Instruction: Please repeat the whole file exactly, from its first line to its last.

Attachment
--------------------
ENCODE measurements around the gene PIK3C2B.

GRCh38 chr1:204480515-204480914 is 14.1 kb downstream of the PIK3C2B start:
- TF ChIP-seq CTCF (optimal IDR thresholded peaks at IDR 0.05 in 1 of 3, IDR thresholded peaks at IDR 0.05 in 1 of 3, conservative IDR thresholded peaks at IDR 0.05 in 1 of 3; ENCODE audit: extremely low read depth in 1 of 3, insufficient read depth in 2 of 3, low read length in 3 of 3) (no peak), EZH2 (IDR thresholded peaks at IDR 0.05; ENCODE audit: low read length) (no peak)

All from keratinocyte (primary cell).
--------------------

ENCODE measurements around the gene PIK3C2B.

GRCh38 chr1:204480515-204480914 is 14.1 kb downstream of the PIK3C2B start:
- TF ChIP-seq CTCF (optimal IDR thresholded peaks at IDR 0.05 in 1 of 3, IDR thresholded peaks at IDR 0.05 in 1 of 3, conservative IDR thresholded peaks at IDR 0.05 in 1 of 3; ENCODE audit: extremely low read depth in 1 of 3, insufficient read depth in 2 of 3, low read length in 3 of 3) (no peak), EZH2 (IDR thresholded peaks at IDR 0.05; ENCODE audit: low read length) (no peak)

All from keratinocyte (primary cell).